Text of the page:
Businesses suffer, but Light Rail project is on time and under budget

A giant, blue, noise-reducing wall protected Beacon Hill residents from the sounds of 24-hour construction as a cylindrical yellow basket lowered a handful of workers onto the bottom of the 165-foot chasm at the southeast corner of Beacon Avenue South and South Lander Street. Within a few years, the wall will come down, four high-speed elevators will replace the shaky construction basket, and the muddy ground will be transformed into the platform of the Central Link light rail's Beacon Hill Station.

Despite some minor weather-related setbacks, construction of the initial segment of Sound Transit's $2.4 billion Central Link light rail, which will stretch 14 miles from Westlake in downtown Seattle to Tukwila, is more than one-third complete. The line is on schedule to open in July 2009. The 13 stations being built include Pioneer Square, the International District, SODO, Mount Baker, Columbia City and Rainier Beach.

Construction on the SeaTac Airport extension, expected to start running in December 2009, will begin later this year. Sound Transit is also working on plans to extend the line north to Husky Stadium by 2016, Central Link director Ahmad Fazel said on Jan. 30 during Sound Transit's first complete media tour of the entire Central Link alignment.

Fazel estimated that the light rail would transport 45,000 riders a day by 2020.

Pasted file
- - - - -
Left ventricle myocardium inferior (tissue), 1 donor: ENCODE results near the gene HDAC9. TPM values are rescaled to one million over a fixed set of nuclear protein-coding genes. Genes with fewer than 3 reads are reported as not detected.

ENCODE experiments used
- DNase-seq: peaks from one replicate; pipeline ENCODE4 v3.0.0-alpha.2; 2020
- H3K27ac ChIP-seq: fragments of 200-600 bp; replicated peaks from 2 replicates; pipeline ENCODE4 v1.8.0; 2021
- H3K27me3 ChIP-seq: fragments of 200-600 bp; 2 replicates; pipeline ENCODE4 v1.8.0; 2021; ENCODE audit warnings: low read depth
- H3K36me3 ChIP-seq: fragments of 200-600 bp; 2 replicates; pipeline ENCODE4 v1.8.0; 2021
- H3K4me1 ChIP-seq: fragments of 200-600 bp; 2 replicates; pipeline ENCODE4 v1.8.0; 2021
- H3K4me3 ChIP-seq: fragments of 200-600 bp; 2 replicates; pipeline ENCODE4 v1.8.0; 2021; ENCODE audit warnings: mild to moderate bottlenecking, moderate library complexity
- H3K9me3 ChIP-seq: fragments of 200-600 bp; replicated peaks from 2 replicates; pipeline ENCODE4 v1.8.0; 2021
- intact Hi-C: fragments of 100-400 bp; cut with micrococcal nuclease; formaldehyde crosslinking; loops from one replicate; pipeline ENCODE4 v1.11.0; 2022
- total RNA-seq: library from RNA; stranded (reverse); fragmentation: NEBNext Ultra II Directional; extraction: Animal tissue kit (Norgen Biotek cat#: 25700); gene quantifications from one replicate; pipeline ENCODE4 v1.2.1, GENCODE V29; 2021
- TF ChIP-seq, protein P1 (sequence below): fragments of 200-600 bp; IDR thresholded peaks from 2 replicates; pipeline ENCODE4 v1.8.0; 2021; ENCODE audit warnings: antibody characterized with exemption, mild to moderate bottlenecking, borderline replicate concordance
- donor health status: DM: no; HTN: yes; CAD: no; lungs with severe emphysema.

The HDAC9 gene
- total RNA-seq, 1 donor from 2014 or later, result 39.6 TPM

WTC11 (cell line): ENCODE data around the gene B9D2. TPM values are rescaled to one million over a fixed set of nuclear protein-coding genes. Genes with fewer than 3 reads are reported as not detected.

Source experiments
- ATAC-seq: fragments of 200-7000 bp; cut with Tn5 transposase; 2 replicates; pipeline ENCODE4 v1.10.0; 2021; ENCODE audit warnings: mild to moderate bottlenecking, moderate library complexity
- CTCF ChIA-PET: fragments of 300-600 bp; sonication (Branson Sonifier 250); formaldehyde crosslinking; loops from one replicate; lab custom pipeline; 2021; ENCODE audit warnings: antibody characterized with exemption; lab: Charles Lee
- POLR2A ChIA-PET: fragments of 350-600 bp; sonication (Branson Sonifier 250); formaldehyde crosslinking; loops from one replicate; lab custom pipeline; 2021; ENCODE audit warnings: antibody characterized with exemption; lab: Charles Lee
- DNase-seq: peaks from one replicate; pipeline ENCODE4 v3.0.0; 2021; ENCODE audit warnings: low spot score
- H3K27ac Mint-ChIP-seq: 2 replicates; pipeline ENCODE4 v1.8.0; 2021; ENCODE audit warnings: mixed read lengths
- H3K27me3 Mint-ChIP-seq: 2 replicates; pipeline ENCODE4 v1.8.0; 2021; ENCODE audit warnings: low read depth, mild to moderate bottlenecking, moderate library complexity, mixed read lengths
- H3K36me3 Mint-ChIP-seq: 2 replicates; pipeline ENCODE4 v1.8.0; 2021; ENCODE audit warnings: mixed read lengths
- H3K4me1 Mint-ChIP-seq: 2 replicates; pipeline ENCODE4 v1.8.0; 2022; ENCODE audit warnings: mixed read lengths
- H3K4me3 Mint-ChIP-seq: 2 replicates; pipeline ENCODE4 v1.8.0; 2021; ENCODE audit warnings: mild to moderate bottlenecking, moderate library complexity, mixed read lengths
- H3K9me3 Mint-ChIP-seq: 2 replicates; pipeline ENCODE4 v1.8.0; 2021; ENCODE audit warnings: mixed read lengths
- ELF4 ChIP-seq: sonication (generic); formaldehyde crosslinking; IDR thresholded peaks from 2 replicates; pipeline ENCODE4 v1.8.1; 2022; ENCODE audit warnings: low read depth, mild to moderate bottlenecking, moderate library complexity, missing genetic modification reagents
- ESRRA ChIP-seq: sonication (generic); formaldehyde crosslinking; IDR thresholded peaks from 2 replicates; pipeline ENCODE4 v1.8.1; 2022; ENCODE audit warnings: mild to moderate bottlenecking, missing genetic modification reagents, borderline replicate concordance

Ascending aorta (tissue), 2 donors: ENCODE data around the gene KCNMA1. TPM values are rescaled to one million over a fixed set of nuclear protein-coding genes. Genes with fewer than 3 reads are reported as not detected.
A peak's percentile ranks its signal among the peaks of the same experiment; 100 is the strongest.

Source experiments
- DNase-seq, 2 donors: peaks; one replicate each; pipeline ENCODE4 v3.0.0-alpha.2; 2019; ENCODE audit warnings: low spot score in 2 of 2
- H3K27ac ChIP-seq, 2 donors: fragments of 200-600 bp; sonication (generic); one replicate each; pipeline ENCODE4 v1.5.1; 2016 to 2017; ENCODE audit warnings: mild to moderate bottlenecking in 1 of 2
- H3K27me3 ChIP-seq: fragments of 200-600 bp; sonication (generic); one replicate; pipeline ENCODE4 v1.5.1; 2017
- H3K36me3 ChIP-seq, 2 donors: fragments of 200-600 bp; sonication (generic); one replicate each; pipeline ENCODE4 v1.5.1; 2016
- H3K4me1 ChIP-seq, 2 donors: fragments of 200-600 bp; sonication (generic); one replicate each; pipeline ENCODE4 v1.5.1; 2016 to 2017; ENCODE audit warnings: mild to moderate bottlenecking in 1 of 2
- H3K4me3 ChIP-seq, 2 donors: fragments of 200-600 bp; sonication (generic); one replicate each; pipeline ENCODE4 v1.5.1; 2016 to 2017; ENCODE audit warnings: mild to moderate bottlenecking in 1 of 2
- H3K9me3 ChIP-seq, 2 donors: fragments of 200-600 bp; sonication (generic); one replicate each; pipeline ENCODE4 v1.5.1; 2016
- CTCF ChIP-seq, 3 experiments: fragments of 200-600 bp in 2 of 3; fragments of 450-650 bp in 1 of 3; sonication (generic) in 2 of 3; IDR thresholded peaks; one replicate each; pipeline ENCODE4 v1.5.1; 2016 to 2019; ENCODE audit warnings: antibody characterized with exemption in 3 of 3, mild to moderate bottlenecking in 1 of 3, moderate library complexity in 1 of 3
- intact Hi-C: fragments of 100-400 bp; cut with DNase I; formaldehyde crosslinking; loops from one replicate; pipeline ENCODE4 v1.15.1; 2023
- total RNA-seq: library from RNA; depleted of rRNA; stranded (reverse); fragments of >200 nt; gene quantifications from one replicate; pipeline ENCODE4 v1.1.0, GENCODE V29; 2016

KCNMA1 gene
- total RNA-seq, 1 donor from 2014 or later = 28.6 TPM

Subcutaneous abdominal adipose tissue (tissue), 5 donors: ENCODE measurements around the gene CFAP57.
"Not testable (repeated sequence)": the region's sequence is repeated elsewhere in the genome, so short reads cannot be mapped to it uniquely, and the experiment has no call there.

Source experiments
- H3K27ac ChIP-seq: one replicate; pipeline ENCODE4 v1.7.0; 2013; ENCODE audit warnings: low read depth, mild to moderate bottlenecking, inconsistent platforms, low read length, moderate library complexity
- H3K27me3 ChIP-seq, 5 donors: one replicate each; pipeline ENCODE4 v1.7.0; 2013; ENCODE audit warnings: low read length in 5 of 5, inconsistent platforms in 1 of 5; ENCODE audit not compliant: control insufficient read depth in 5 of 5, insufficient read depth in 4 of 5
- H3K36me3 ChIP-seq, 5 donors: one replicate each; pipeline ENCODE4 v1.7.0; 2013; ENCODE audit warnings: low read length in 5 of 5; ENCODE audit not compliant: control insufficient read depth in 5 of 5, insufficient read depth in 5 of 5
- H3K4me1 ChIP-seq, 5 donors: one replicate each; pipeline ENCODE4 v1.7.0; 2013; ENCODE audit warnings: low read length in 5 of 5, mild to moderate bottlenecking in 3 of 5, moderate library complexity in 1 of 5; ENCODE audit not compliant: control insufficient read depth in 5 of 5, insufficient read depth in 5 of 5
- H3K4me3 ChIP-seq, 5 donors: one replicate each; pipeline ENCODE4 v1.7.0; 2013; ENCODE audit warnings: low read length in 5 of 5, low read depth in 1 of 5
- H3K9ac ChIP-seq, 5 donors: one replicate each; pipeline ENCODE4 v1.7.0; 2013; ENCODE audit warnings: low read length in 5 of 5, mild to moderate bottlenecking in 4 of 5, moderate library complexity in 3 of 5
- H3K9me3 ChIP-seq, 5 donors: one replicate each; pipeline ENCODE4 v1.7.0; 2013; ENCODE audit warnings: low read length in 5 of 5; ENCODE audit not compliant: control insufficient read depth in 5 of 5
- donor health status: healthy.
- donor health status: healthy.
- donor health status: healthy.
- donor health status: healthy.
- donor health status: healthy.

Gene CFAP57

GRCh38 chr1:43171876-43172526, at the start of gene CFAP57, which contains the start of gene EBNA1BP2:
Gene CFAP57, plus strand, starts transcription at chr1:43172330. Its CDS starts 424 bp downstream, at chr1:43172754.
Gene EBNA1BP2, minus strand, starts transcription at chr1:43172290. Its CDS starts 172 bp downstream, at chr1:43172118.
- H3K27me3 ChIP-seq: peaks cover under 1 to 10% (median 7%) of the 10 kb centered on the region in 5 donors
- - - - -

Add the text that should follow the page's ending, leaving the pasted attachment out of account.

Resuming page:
Currently, a 360-ton tunnel-boring machine dubbed the Emerald Mole is chewing its way through Beacon Hill, burrowing the first of twin, mile-long shafts beginning under I-5 east of Airport Way. Construction on that segment is under way seven days a week.

The railway will go underground for the Beacon Hill stretch, partially due to concerns centering on the intersection of I-90 and Rainier Avenue South. Project engineers considered continuing the railway north through the area, but decided that street-level construction would disrupt traffic and adversely affect the many businesses near the intersection.

Farther south, where the length of the rail stretching from Columbia City to Rainier Beach will run at ground level, Martin Luther King Jr. Way is being rebuilt from sidewalk to sidewalk.

Utility replacement is currently under way as new water, storm, sewer and gas lines are installed along the four-and-a-half-mile stretch. Engineers also decided to bury unsightly overhead electrical, cable and telephone lines underground to improve the street's aesthetic value. Eventually, people in the area will see only trees and light poles.


This year's particularly wet winter has created the occasional snag as workers dig. One morning in late January, a new sewage line was being installed when a bypass pump was overwhelmed by heavy rain. Sewage spilled into the basements of eight South End homes. The residents were offered hotel rooms as Sound Transit rushed in to clean up the mess, according to Sound Transit spokesman Geoff Patrick.

Workers are 90 percent done with the utility digging, and will soon start in on the track and station. The street, which is currently asphalt, will be replaced with 12-inch concrete that is expected to hold up for 50 years. When complete, two lines of light rail track will be sandwiched between two lanes each of northbound and southbound traffic. Twenty-one new traffic signals will be integrated with the light rail to encourage driver and pedestrian safety, said Jeff Munnoch, a community outreach specialist for Sound Transit.